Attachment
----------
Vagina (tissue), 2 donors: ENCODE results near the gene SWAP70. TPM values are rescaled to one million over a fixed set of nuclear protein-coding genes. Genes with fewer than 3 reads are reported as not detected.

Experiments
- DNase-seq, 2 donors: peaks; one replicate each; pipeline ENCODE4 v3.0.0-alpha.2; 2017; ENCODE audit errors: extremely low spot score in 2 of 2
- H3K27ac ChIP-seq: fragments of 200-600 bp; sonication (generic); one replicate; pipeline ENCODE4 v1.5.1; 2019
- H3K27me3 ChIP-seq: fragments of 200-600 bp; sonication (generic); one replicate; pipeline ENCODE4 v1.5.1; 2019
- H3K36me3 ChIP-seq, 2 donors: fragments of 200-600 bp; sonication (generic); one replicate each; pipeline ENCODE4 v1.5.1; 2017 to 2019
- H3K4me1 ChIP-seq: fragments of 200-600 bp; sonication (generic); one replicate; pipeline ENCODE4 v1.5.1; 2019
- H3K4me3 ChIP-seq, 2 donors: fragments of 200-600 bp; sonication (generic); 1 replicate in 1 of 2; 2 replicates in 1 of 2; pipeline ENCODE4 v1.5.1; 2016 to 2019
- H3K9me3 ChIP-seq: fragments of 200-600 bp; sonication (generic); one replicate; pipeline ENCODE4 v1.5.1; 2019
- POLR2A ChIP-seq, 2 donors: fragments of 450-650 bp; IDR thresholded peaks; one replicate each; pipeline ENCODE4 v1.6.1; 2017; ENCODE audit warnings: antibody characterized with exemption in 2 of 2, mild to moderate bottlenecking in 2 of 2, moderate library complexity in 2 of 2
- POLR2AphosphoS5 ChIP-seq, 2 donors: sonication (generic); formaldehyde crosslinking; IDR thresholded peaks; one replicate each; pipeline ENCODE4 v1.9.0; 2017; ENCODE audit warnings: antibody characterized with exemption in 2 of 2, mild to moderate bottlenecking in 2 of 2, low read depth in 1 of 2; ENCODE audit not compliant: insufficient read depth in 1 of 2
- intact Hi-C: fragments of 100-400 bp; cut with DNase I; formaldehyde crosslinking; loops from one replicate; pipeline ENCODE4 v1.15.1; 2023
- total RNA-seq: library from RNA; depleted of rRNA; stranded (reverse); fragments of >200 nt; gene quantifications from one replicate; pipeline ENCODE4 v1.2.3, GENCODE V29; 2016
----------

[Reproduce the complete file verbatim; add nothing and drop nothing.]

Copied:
Vagina (tissue), 2 donors: ENCODE results near the gene SWAP70. TPM values are rescaled to one million over a fixed set of nuclear protein-coding genes. Genes with fewer than 3 reads are reported as not detected.

Experiments
- DNase-seq, 2 donors: peaks; one replicate each; pipeline ENCODE4 v3.0.0-alpha.2; 2017; ENCODE audit errors: extremely low spot score in 2 of 2
- H3K27ac ChIP-seq: fragments of 200-600 bp; sonication (generic); one replicate; pipeline ENCODE4 v1.5.1; 2019
- H3K27me3 ChIP-seq: fragments of 200-600 bp; sonication (generic); one replicate; pipeline ENCODE4 v1.5.1; 2019
- H3K36me3 ChIP-seq, 2 donors: fragments of 200-600 bp; sonication (generic); one replicate each; pipeline ENCODE4 v1.5.1; 2017 to 2019
- H3K4me1 ChIP-seq: fragments of 200-600 bp; sonication (generic); one replicate; pipeline ENCODE4 v1.5.1; 2019
- H3K4me3 ChIP-seq, 2 donors: fragments of 200-600 bp; sonication (generic); 1 replicate in 1 of 2; 2 replicates in 1 of 2; pipeline ENCODE4 v1.5.1; 2016 to 2019
- H3K9me3 ChIP-seq: fragments of 200-600 bp; sonication (generic); one replicate; pipeline ENCODE4 v1.5.1; 2019
- POLR2A ChIP-seq, 2 donors: fragments of 450-650 bp; IDR thresholded peaks; one replicate each; pipeline ENCODE4 v1.6.1; 2017; ENCODE audit warnings: antibody characterized with exemption in 2 of 2, mild to moderate bottlenecking in 2 of 2, moderate library complexity in 2 of 2
- POLR2AphosphoS5 ChIP-seq, 2 donors: sonication (generic); formaldehyde crosslinking; IDR thresholded peaks; one replicate each; pipeline ENCODE4 v1.9.0; 2017; ENCODE audit warnings: antibody characterized with exemption in 2 of 2, mild to moderate bottlenecking in 2 of 2, low read depth in 1 of 2; ENCODE audit not compliant: insufficient read depth in 1 of 2
- intact Hi-C: fragments of 100-400 bp; cut with DNase I; formaldehyde crosslinking; loops from one replicate; pipeline ENCODE4 v1.15.1; 2023
- total RNA-seq: library from RNA; depleted of rRNA; stranded (reverse); fragments of >200 nt; gene quantifications from one replicate; pipeline ENCODE4 v1.2.3, GENCODE V29; 2016